University of Chicago Mohammed Cartoon Panel:

The Chicago Tribune reports:

The three-man panel discussion, organized by the university's chapter of the Objectivist Club, mainly focused on the U.S. media's reluctance to reprint the cartoons, first published in Denmark in September.

Panelist Greg Lukianoff, president of the Foundation for Individual Rights in Education, said the issue was simple: Journalists are afraid....

There was little disagreement among the panelists, ... [Lukianoff], Yaron Brook, president of the Ayn Rand Institute, and Tom Flynn, editor of Free Inquiry magazine.

Discussion organizers said they invited Muslim students, activists and faculty to participate, but they all declined. The Muslim Student Organization arranged a showing of the Palestinian film "Paradise Now," which is about suicide bombers, in another building at the same time as the panel's talk. The group's leaders repeatedly declined to comment Tuesday night.

About 60 people attended the discussion in the Kent Chemical Laboratory building's lecture hall. U. of C. spokeswoman Julia Morse estimated that about half the attendees were students....

Brook suggested that U.S. media were right to be afraid of publishing the cartoons because there are violent strains of Islam in the United States, as there are worldwide.

Flynn disagreed, saying that the unique freedoms and social makeup of the United States precluded any violent outburst over the cartoons, such as seen elsewhere.

"I think the American-Muslim community is dealing with this in a mature way," Flynn said....

Thanks to reader Ben Wilson for the pointer.

Humble Law Student:
How interesting. The MSO's response is to show a film that is at least partially sympathetic to suicide bombers. (The film is pretty complex and nuanced, but it at a minimum protrays suicide bombers in a fairly friendly light.)

I think their choice of response speaks volumes.
4.26.2006 2:05pm
Jason Fliegel (mail):
I wouldn't assume the showing of the film was a response to the Objectivist Club. I know nothing about the particulars of these events, but generally, student organizations schedule things like speakers and films relatively far in advance. Odds are, it's just a coincidence that the film was being showed the same night the Objectivists had their panel.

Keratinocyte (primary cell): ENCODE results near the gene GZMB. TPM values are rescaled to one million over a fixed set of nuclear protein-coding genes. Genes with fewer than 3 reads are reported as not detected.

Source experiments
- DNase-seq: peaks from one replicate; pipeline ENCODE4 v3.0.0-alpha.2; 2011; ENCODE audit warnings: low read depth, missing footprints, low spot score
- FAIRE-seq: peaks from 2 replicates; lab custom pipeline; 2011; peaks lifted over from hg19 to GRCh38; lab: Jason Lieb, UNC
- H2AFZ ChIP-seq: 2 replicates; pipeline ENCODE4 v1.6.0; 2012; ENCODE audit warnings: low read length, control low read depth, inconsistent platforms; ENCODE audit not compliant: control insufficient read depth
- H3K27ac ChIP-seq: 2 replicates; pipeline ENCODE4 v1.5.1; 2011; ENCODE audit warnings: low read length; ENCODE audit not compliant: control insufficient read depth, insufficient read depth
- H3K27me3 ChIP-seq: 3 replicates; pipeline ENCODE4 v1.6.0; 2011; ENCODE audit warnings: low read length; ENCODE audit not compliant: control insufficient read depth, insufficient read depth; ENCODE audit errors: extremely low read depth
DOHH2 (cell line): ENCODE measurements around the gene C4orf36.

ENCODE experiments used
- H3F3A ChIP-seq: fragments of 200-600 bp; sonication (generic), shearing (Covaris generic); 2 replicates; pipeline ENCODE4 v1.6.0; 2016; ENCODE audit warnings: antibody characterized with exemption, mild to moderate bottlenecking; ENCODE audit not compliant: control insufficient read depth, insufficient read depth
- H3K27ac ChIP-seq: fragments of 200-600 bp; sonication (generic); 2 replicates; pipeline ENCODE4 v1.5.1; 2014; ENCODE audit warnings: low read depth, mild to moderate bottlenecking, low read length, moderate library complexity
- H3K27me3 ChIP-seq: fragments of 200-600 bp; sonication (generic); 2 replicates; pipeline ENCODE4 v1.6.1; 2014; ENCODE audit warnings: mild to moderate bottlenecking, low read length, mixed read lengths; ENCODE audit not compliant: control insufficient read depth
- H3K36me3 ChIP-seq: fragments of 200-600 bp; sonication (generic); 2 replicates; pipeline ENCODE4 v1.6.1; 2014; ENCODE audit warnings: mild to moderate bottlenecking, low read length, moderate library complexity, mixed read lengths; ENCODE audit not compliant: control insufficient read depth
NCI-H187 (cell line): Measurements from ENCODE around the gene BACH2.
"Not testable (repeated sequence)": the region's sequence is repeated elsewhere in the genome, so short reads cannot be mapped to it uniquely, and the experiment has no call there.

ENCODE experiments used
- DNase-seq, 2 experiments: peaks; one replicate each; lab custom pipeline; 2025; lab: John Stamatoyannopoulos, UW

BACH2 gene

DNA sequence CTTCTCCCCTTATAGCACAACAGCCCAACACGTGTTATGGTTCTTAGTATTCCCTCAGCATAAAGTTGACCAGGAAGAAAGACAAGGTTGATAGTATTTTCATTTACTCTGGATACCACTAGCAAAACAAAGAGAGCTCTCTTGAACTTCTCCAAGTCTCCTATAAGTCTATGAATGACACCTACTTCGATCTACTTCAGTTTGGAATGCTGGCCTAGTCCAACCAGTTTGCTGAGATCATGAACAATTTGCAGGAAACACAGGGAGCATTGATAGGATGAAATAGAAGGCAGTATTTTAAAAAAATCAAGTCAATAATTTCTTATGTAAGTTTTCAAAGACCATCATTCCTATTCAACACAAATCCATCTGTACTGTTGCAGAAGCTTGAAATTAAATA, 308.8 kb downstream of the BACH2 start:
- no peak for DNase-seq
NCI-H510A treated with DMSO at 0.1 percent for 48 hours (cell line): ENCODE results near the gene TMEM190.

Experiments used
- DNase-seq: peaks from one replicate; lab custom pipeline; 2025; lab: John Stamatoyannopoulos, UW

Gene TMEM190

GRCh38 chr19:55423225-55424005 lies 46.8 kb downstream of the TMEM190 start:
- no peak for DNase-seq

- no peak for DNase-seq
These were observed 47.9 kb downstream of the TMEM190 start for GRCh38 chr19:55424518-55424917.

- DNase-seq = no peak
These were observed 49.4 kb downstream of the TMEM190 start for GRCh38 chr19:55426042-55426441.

4.26.2006 2:31pm
Bob Bobstein (mail):
I might be missing something obvious... but why is this noteworthy? Are people upset that the MSO didn't participate? Or is this just part of's continuing efforts to be Your Source for Cartoon News?
4.26.2006 2:53pm
logicnazi (mail) (www):
Ohh C'mon the claim that journalists didn't print the cartoons out of fear of physical violence against themselves is just absurd. Many of these journalists are braving great risk to report from war zones and past history doesn't suggest that the editors are this cowardly.

Perhaps the danger to their reporters overseas in places like Iraq played some role. However, I suspect the real answer is more simple and partially more sad.

Part of the reason they didn't print was probably a sense that now wasn't a good time to piss off muslims give our efforts in Iraq. Since I don't think this denied people in the US any essential news (they knew about the cartoons and could go see them online) I'm not too bothered by this.